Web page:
We mean business. Starting a business, that is. 📈 And Itziar Diez-Canedo (she/her), VP International of Justworks, is here to help. According to you, the readers, you either already have a small biz and need some advice or want to build one but don’t know where to begin. Or, you’re seeing how layoffs are affecting multiple industries and are thinking about making a big change. Whatever your situation is, Itziar wants you to know all of your options, obstacles, and confidence-boosting decisions if you make the career switch. To the drawing board!

In this report, both Gen Zers and Millennials stated that they were really worried about being laid off. And that if they were, they would seriously consider starting their own business. Where do you think this interest in entrepreneurship stems from?
There’s a unique thrill to putting something out into the world that solves a problem you care deeply about. Building something from the ground up means you not only design all aspects of the business, but also have the autonomy to decide how you spend your time, which makes it exciting to a lot of people. Even so, the decision to start something can be daunting. Leaving a consistent salary, benefits, and the security of a full-time position is not easy. But, when faced with the question of, “What should I do next?” in the case of layoffs, the decision can feel more feasible, and even less risky. Another lens that helps many take the jump is: “What would I regret not trying if I look back on my life 10 years from now?”

While this isn’t specific to Gen Zers and Millennials, it’s never been as easy as it is today to start a business. With hosting services, website building tools, social media—you can test an idea quickly and scale up as your business gains traction.

What are a few financial obstacles that someone might face if they do start their own biz?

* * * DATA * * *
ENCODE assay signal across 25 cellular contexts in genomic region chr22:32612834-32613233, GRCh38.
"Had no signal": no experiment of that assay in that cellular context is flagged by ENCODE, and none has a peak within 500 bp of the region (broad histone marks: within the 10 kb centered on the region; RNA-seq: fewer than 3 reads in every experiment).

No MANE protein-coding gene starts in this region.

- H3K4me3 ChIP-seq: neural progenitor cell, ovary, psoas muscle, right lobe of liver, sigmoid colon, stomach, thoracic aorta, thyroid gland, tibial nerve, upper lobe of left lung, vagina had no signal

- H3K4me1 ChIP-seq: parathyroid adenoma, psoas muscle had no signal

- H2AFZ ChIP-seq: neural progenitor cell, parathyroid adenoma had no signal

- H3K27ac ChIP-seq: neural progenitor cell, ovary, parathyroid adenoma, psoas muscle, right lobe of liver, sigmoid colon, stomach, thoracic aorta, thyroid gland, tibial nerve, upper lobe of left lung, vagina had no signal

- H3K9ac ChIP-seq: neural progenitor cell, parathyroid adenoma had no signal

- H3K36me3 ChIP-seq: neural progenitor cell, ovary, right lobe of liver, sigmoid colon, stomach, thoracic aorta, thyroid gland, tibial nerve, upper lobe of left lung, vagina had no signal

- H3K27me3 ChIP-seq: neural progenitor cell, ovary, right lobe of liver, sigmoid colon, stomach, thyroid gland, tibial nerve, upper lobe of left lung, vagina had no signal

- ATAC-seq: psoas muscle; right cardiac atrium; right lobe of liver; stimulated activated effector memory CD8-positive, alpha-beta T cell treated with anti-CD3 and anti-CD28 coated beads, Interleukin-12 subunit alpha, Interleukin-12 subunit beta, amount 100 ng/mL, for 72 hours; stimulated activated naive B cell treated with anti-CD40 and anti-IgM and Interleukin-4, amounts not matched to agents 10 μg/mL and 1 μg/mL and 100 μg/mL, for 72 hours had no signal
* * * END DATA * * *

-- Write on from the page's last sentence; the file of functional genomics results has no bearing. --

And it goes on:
Access to capital is a big one. There has been a clear shift in the market, and the days of booming VC cash infusions are over (for now). Also, compliance issues can become detrimental financial burdens. When you start your business, you might not have any employees yet, but you still need to manage your risk, register your business, and calculate payroll taxes correctly if you’re paying yourself. Having a partner who can help you mitigate these headaches and make sure you’re not getting yourself into hot water with the IRS can be very valuable.

So, what are your tips that could help them along the way?
Two important things to keep in mind are:

1. There’s no better test of value and product/market fit than sales. Test prototypes of your solution early, and test your customers’ willingness to pay for it as soon as possible.

2. It sounds simple, but manage your cash flow! Be smart with how you spend and consider what you’re bringing in vs. what you’re spending. Doing so from inception will help create a withstanding company in the long run. The habits will be there from day one, and being scrappy is a good business practice even when you don’t have cash flow issues.

Another finding in the above report suggests that men are more confident in starting businesses than women are. Why do you think this is, and how can women become more confident in doing it themselves?
Even though we’ve made a lot of progress, we are still experiencing a systemic hangover of the corporate dynamics of the past decades. A few things to consider here:

  • I would not put too much focus on that stat and simply do it if that’s your calling. The confidence to start is just one step of a long journey.
  • We all have unique experiences—our backgrounds, our relationships—and those experiences make us each individually poised to solve problems. In my case, I had a global upbringing, and the importance of connecting people globally was clear to me from a young age. These experiences and the challenges I identified in making that connection a reality made me uniquely poised to launch my own brand. Reassure yourself that you’re probably the only one who builds the thing in the way you would build it.
  • This same survey we conducted revealed that more than nine in 10 (93%) small business owners would recommend small business ownership to others. Entrepreneurship is rewarding, causes inevitable growth, and has infinite potential. It’s worth it!

Is there anything else you’d like to share?
Don’t spend too much time in isolation thinking about an idea or putting together a business plan. Prototype it and test it with potential users ASAP to see what resonates with people, or whether people are willing to pay for your product or service. The real insights and validation for your business come from customers, so talk to them and continue to do that every step of the way.